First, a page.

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Sezgin BOYNIK: Theory of Image in Videograms of a Revolution


10 November 2018, 6 pm Iași
Al. Lăpușneanu St, no. 7-9

"If the starting point of Harun Farocki's film methodology is to challenge the limits of our knowledge (“what do I know?”), then the question I want to ask is about the filmic devices of this methodology. In the case of Farocki, it is the images themselves that enable this heuristic device to operate. By arguing that the stories of Farocki are not a mere “stuff” that he fits into films, I want to discuss in which way the formal operations of cinematic devices (such as dialectics of contradictions, and the excess of information) contribute to this methodology of learning. Following this theoretical introduction, I will discuss Farocki’s theory of image in his work Videograms of a Revolution, an experimental documentary about the Romanian Revolution made in collaboration with Andrej Ujica in 1992. By looking at the available materials on the film, I will discuss what is the “filmic articulation” in Videograms. Especially I will focus on the hidden meaning, or the latent script, and the index of images in Videograms. By arguing for a more complex set of theoretical tools, I will discuss the methodology and the politics of image in Farocki through the question of representation of revolution. I will argue that without considering Farocki’s Marxist understanding of images as a result of the dialectics of contradictions, we are not able to fully understand the question of violence and history which is posed in Videograms". (Sezgin Boynik, November 2018)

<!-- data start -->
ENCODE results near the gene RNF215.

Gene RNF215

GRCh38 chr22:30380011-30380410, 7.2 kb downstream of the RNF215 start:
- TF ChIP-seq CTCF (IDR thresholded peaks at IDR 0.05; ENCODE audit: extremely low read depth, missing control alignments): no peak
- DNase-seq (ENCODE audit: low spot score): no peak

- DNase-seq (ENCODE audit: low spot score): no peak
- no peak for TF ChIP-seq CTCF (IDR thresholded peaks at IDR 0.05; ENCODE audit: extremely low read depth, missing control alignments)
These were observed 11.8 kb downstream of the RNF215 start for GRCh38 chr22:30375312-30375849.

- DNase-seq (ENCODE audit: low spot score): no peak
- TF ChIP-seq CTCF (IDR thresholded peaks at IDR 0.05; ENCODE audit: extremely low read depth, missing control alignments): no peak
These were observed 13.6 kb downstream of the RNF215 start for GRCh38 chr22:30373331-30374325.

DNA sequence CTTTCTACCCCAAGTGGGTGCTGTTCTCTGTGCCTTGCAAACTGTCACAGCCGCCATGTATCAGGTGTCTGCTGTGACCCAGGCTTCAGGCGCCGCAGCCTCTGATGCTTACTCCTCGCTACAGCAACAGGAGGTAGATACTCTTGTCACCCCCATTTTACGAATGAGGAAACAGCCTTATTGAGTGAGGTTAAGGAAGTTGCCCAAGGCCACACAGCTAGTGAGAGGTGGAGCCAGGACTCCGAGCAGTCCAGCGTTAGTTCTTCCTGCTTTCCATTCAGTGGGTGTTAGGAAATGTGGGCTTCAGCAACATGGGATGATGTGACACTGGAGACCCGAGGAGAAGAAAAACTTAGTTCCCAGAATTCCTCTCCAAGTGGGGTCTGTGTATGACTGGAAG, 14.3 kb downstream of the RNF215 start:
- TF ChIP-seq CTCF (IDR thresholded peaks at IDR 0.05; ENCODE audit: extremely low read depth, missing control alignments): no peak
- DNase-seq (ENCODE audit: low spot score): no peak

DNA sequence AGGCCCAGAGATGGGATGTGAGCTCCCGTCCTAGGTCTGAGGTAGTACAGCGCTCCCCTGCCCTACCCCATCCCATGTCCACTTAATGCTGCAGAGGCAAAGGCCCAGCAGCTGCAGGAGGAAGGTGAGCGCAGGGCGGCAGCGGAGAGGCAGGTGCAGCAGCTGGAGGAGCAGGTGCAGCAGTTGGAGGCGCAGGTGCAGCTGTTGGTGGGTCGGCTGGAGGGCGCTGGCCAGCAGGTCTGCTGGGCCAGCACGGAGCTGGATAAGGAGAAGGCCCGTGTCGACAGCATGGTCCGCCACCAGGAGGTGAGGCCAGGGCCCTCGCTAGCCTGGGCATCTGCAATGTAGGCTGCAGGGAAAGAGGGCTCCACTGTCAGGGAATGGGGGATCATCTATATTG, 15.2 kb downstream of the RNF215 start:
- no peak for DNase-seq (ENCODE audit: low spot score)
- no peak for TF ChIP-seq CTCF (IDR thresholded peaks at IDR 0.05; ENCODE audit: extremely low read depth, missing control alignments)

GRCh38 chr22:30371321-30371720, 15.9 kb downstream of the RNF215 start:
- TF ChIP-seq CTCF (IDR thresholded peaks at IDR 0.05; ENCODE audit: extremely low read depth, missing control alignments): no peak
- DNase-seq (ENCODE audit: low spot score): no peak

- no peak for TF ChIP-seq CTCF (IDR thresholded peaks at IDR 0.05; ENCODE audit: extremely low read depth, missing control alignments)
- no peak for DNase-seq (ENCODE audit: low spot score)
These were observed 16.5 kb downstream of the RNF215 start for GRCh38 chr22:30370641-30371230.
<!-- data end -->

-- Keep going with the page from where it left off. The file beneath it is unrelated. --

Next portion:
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Sezgin Boynik (1977) lives and works in Helsinki. He has completed his PhD in Jyväskylä University Social Science department on the topic of Cultural Politics of Black Wave in Yugoslavia from 1963 to 1972. He has been publishing on punk, relation between aesthetics and politics, on cultural nationalism, Situationist International, and Yugoslavian cinema. Co-edited reader “Nationalism and Contemporary Art” (with Minna L. Henriksson, Rhizoma & EXIT, Prishtina, 2007), and co-authored book on “History of Punk and Underground in Turkey”, 1978-1999 (with Tolga Guldalli, BAS, Istanbul, 2008). Apart from scholarly work, he is also active as a conceptual artist. Recent articles include “New Collectives” (Retracing Images, Brill, Boston & Leiden, 2011), “Cultural Policy of Dusan Makavejev” (Kino! Journal No. 15, Ljubljana, 2011), “Discontents with Theoretical Practices in Contemporary Art” (Journal of Visual Art Practice 10:2, London, 2011) “Art of Slogans – in two parts” (TKH no 19 and 20, Belgrade, 2012), “Social Surrealism: Historical-Materialist Theses on the Mystery of Art” (open space journal, Vienna, 2013), “Marxist-Leninist Roots of Zenitism” (Filmkollektiv, Frankfurt, 2013), “Counter-Godard: On Makavajev’s Anti-Formalism” (Kino! Journal No. 15, Ljubljana, 2015) and “Between Privileges of Unlearning and Formlessness of Anti-Knowing: Ideologies of Artistic Education” (Inca Press, Forms of Education, Seattle, 2016). Also, he is the author of the artistic books “Counter-constructivist Model” (co-authored with M.L. Henriksson, Labyrinth Press, Stockholm, 2012),“Still Stealing Steel: Historical-Materialist Study of Zaum” (Rab-Rab Publication, Tbilisi, 2014) and “Noise After Babel: Language Unrestrained” (Spector Books, Leipzig, 2015). He is editor of Rab-Rab: Journal for Political and Formal Inquiries in Art.